The other day a colleague forwarded this link to the BNET blog speaking to intuition. Embedded in it was a link to an article that appeared in Psychology Today back in November 1, 2002. It provided early insight into the scientific advancements into the study of intuition.
Whenever I speak to people individually or collectively about interpersonal skills for disciplines such as sales, management, leadership and influencing, I emphasize that the most dramatic advancements we’ll see in the next 5-15 years will not be in areas such as biotechnology, nanotechnology, communications or even sensors but rather in how we understand ourselves, especially our decision making and knowledge acquisition abilities.
Increasingly, science is finding – as the Psychology Today article noted back in 2002 – that we make decisions and acquire knowledge before we are consciously aware of them. Yes, there are problems with trusting intuition unquestionably; however, there are problems with doing the same with the most well reasoned and supported scientific findings. You cannot make decisions by facts and figures alone. There will always be unknowns; intuition helps here.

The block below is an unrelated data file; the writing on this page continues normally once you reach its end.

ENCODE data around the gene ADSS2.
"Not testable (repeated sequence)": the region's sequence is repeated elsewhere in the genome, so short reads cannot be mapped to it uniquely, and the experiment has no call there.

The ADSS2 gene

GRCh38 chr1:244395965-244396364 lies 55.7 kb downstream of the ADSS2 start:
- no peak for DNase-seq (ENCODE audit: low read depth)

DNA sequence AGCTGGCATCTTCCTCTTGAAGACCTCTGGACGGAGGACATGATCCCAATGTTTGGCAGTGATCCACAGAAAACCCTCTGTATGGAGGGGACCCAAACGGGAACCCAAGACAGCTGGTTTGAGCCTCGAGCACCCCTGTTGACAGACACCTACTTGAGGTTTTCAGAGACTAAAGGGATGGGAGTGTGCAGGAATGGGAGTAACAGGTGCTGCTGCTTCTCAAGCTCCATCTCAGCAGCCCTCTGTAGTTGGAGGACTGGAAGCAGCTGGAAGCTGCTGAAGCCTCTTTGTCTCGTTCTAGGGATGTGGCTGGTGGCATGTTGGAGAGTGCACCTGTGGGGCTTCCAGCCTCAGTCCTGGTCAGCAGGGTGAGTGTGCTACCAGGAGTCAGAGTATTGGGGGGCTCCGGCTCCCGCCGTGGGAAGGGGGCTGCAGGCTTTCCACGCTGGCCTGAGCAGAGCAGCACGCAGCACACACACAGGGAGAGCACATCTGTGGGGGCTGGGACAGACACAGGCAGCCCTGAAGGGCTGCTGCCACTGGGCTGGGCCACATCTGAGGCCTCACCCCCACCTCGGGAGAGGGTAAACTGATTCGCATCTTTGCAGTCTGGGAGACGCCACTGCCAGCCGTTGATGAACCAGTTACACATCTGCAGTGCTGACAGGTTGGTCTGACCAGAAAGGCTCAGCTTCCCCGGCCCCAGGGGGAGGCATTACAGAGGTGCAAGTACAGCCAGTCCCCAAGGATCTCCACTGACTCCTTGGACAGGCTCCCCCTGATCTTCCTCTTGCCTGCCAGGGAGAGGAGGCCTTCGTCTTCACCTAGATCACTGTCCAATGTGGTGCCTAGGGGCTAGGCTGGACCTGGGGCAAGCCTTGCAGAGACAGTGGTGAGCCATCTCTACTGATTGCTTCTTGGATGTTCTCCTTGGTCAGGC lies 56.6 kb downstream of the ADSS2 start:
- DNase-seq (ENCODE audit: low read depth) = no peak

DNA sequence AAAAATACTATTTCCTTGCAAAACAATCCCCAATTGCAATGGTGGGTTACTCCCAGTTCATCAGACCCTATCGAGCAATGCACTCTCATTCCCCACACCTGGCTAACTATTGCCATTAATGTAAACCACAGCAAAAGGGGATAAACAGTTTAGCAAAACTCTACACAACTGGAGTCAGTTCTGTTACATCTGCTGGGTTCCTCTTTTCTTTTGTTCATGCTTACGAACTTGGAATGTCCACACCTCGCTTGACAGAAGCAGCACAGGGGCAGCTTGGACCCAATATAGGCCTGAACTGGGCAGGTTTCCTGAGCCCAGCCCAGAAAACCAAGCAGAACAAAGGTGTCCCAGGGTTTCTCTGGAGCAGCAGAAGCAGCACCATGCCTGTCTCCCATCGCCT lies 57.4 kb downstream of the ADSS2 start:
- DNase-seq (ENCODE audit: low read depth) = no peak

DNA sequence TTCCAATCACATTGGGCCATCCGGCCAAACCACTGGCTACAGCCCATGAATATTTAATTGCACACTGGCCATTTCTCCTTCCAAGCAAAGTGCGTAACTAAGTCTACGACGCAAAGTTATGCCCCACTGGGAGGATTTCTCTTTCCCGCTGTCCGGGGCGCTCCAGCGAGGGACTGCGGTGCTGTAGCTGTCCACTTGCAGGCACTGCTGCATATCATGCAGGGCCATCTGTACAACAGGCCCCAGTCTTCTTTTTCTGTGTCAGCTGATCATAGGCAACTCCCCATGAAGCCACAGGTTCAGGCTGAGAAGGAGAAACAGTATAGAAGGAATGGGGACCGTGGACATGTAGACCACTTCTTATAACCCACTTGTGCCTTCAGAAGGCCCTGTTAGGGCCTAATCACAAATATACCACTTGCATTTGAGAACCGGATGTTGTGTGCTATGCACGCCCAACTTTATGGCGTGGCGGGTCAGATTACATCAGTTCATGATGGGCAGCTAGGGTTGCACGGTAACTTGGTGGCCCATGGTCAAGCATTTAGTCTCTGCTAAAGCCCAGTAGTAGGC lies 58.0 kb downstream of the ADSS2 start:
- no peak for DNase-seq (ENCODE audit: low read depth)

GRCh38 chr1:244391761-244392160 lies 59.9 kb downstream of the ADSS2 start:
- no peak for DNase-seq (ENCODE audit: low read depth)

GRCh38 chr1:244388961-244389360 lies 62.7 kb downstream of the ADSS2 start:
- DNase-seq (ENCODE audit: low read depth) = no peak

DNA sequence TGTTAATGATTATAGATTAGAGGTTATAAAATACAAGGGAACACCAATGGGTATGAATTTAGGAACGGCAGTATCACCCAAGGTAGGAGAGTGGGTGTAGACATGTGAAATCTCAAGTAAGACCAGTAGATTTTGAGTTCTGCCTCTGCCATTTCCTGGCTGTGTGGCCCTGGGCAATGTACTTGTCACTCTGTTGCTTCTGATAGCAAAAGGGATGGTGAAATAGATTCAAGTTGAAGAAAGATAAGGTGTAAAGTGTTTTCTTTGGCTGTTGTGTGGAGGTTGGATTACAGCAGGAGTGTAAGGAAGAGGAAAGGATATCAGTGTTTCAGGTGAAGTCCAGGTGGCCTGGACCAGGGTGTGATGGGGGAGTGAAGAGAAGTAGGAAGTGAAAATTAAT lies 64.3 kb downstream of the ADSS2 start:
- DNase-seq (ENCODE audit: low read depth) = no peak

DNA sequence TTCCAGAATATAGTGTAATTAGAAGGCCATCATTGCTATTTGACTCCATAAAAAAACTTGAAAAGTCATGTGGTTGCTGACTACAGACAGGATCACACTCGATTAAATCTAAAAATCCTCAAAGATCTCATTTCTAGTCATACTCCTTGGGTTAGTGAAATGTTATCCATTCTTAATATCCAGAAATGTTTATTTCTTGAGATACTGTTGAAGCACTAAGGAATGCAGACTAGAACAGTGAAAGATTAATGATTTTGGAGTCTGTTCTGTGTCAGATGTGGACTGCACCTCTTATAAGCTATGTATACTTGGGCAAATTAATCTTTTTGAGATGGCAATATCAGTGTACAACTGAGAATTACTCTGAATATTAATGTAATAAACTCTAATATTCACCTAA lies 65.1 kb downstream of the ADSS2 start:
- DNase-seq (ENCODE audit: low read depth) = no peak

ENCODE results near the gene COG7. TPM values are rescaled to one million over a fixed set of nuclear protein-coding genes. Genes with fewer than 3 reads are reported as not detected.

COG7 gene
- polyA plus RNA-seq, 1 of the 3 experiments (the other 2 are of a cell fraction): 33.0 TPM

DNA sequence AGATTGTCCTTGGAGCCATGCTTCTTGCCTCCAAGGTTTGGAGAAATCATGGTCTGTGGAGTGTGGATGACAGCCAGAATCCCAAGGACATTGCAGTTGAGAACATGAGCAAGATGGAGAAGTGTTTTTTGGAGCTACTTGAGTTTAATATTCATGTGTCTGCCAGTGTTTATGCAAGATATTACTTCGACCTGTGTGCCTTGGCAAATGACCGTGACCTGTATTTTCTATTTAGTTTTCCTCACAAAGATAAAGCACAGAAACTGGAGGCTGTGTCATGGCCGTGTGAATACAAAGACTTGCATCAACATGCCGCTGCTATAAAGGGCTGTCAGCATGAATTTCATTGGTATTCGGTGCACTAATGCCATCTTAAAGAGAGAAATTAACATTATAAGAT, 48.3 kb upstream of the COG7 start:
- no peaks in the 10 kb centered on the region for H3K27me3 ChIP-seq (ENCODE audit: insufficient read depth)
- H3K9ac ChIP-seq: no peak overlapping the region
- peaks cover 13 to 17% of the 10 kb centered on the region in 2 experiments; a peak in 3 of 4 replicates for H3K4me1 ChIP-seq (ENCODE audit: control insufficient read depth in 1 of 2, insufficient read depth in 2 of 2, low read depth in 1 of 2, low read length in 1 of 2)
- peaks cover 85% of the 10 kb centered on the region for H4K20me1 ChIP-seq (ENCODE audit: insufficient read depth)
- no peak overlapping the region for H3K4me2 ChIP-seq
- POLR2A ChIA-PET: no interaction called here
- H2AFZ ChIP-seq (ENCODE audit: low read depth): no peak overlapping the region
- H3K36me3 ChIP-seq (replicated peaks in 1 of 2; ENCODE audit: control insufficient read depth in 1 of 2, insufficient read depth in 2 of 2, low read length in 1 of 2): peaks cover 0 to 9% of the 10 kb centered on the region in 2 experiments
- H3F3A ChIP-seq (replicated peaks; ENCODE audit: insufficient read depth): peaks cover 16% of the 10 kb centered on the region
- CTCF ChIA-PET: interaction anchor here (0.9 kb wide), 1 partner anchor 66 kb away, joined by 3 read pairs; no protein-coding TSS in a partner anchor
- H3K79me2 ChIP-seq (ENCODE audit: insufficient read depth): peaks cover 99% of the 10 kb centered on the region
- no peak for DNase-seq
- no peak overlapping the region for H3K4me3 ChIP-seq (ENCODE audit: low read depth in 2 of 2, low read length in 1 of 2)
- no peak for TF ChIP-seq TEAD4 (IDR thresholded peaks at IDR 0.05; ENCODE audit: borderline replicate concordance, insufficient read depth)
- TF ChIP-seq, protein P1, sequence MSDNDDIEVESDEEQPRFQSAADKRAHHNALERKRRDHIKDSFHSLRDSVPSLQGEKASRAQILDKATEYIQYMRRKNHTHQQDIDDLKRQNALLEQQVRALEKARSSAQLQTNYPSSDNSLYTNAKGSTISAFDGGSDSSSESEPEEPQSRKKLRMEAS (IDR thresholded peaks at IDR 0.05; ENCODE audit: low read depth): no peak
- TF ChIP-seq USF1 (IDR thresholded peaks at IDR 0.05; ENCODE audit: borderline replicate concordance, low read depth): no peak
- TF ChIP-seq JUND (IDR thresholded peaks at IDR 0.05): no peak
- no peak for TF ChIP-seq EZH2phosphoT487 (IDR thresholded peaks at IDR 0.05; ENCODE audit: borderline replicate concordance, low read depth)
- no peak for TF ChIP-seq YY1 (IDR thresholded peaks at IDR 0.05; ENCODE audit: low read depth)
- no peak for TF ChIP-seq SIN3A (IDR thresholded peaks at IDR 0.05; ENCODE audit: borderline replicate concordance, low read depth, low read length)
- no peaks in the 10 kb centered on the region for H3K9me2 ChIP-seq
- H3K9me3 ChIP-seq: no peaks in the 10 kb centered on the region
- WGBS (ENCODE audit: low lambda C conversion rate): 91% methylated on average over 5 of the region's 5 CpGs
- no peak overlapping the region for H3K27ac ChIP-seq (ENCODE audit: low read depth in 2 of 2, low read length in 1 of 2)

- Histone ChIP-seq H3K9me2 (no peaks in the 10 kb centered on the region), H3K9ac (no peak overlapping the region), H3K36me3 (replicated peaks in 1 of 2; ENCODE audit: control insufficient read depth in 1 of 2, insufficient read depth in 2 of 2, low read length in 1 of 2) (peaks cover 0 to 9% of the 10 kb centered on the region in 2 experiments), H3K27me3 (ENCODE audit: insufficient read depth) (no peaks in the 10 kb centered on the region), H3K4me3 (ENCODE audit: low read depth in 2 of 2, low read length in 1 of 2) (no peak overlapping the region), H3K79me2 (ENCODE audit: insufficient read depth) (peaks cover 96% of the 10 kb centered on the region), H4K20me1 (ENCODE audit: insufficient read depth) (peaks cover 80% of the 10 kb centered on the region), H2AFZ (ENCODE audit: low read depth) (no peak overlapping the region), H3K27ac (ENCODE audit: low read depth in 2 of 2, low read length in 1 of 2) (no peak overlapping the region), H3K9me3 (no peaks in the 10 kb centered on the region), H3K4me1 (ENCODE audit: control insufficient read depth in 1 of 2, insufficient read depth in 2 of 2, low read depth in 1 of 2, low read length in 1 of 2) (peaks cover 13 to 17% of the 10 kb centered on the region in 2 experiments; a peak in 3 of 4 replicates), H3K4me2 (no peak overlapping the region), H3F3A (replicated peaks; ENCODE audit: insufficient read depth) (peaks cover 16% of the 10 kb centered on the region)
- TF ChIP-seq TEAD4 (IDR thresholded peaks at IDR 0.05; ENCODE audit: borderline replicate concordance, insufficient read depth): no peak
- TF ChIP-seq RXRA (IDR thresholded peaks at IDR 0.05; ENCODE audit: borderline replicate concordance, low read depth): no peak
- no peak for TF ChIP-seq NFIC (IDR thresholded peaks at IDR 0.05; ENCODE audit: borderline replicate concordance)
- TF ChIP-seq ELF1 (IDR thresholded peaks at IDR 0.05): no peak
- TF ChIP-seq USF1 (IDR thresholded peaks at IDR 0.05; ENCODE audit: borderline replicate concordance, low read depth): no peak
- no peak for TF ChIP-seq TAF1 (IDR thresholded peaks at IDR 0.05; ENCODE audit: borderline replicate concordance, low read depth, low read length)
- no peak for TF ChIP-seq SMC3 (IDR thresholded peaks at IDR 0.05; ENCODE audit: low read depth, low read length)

The key is integrating both intuitive and cognitive functions. The danger we face now as the article implied is that we are generally living under the illusion that our decisions are largely conscious (cognitive) ones. We are prejudice in thinking our consciences are in control. Of course, this control calms our insecurities; control is often analogous to safety and security. In reality, many factors beneath our radar influence our feelings and thoughts. They encourage us to choose rationales to justify our wants.
Thus, every one of our decisions has emotions influencing it no matter how rationale and scientifically supported we believe they are.